[openstack-dev] [openstack][magnum] Quota for Magnum Resources
clint at fewbar.com
Wed Dec 16 23:52:48 UTC 2015
Excerpts from Adrian Otto's message of 2015-12-16 12:35:10 -0800:
> > On Dec 16, 2015, at 11:56 AM, Tim Bell <tim.bell at cern.ch> wrote:
> >> -----Original Message-----
> >> From: Clint Byrum [mailto:clint at fewbar.com]
> >> Sent: 15 December 2015 22:40
> >> To: openstack-dev <openstack-dev at lists.openstack.org>
> >> Subject: Re: [openstack-dev] [openstack][magnum] Quota for Magnum
> >> Resources
> >> Hi! Can I offer a counter point?
> >> Quotas are for _real_ resources.
> No. Beyond billable resources, quotas are a mechanism for limiting abusive use patterns from hostile users. The rate at which Bays are created, and how many of them you can have in total are important limits to put in the hands of cloud operators. Each Bay contains a keypair, which takes resources to generate and securely distribute. Updates to and Deletion of bays causes a storm of activity in Heat, and even more activity in Nova. Cloud operators should have the ability to control the rate of activity by enforcing rate controls on Magnum resources before they become problematic further down in the control plane. Admission controls are best managed at the entrance to a system, not at the core.
I'm agreeing that users need limits of course. The implementation has a
capacity, and those limitations will be quickly found by any unlimited
What I'm suggesting is that those limitations be the same for every user,
and that their billing would be the limit that stops them from doing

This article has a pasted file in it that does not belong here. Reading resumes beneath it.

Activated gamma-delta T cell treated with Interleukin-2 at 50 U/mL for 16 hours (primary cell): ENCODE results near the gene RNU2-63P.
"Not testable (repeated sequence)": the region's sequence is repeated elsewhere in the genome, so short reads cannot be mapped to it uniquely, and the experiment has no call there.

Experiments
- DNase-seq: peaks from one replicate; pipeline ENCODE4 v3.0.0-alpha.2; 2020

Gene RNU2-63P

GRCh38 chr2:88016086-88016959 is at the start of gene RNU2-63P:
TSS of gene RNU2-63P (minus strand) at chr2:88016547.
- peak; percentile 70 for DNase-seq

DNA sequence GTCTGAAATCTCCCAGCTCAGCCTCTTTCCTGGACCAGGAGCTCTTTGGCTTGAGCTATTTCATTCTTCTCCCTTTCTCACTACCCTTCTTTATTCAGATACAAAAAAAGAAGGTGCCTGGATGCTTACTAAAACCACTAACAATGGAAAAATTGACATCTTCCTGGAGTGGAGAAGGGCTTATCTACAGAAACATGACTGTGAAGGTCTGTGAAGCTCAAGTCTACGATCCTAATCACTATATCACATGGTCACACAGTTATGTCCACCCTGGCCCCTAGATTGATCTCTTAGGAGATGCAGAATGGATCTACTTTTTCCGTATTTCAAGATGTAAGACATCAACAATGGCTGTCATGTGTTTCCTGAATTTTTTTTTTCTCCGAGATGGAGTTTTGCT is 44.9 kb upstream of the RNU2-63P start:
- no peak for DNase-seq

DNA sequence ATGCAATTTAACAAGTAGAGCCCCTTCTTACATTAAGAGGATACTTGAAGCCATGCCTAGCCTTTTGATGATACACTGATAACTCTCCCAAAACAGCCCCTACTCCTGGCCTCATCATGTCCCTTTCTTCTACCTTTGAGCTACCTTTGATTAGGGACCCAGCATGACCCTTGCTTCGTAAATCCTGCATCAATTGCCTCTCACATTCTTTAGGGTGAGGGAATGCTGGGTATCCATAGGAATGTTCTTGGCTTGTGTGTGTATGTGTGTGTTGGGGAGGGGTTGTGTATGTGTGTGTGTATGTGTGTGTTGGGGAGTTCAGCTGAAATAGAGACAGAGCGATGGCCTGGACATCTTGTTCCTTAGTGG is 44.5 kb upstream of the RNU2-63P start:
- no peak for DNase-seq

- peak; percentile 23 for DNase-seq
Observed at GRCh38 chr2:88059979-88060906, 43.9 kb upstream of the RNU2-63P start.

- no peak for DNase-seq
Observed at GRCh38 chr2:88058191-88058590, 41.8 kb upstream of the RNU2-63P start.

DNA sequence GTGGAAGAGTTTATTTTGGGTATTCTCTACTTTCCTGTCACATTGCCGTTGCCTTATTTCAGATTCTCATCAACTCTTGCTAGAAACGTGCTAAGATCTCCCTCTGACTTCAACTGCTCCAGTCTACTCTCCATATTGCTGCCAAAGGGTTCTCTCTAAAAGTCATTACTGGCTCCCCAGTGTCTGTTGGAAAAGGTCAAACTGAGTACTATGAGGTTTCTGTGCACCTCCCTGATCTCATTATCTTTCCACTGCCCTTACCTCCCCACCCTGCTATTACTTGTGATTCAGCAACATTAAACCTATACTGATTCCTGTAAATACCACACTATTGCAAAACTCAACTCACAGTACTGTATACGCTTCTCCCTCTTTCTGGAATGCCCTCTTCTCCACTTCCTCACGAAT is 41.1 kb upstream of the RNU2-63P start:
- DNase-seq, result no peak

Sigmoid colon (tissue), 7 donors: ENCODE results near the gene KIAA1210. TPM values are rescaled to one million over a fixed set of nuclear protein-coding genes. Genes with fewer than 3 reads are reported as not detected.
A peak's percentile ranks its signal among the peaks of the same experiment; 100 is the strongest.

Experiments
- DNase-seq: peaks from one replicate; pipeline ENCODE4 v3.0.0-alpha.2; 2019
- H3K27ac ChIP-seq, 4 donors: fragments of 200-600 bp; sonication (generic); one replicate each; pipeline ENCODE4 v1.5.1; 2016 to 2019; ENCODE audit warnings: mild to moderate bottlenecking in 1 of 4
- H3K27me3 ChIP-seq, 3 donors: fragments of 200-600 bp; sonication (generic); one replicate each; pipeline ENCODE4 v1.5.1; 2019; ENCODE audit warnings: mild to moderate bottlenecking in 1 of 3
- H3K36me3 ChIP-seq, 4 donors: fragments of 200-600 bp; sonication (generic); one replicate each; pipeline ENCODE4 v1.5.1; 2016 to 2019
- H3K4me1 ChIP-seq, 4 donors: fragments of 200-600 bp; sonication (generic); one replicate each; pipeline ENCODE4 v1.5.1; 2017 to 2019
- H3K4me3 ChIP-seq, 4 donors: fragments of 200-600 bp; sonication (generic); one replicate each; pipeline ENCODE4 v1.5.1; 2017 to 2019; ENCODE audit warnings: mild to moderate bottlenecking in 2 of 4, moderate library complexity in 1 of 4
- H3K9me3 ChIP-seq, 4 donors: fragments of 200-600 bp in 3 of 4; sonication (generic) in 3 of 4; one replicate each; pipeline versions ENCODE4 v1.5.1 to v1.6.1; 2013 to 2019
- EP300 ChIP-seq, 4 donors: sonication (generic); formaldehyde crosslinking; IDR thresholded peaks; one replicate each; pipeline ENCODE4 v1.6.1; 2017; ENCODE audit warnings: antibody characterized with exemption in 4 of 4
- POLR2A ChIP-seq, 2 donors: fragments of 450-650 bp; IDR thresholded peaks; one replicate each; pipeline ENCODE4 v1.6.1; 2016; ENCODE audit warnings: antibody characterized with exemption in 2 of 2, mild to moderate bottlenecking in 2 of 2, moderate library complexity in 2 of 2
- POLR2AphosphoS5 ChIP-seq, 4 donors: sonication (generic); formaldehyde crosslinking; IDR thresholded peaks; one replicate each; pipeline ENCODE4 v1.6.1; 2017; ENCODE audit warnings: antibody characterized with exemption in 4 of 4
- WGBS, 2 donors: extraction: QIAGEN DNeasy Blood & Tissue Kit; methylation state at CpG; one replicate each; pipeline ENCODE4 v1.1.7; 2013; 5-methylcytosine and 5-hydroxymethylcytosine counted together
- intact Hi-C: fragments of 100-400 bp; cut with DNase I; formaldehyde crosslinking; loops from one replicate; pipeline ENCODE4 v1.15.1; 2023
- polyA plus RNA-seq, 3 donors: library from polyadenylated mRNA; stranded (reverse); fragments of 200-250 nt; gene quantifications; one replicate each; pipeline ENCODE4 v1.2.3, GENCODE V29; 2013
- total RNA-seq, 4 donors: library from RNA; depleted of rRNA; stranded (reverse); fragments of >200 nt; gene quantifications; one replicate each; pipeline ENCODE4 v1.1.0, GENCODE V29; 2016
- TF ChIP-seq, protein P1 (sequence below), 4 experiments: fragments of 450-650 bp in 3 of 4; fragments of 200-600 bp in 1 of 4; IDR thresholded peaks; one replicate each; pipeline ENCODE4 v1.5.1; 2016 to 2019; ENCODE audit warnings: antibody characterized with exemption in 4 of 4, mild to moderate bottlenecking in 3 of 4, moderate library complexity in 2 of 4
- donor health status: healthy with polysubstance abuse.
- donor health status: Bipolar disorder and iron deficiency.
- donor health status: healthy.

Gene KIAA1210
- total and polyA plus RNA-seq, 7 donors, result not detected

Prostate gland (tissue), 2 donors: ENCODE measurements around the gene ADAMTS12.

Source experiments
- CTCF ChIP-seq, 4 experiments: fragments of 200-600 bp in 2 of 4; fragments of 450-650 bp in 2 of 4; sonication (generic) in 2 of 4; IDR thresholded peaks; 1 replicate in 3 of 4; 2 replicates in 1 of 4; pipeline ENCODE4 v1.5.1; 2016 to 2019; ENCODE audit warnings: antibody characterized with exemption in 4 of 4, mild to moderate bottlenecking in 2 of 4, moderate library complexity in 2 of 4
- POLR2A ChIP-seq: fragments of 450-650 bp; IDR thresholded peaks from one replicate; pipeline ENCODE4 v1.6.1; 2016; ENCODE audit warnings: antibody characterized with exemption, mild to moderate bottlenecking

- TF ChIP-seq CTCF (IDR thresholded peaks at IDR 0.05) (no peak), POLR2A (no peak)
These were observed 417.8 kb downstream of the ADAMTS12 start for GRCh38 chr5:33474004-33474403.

more than they can afford _way_ before they can really break Magnum. This
will make the service more of a force-multiplier for the real services,
and thus drive as much spending toward using your cloud, which is the
I think of things like Heat and Magnum like freeways. They cost an order
of magnitude less to maintain than the benefit they have on the economy as
a whole. So, have weight limits (per-request sanity checks) , set speed
limits (per-user global limit), meter the onramps during busy periods
(rate limiting), etc. But you wouldn't require every user of the freeway
to prove that it didn't have too many cars on the freeway right now before
letting it get on. The expense of doing that, and the complexity of it,
would make it untenable in any useful way. The users of this piece of
infrastructure are already limited enough by the actual cost of the cars,
cargo, commerce, or on the cloud, the disk/cpu/mem/network.
So I'm suggesting that you should not be tuning things up and down per
user, but testing the true safe limits of what your service can do,
and configuring it to do that in aggregate, which is _far_ simpler.
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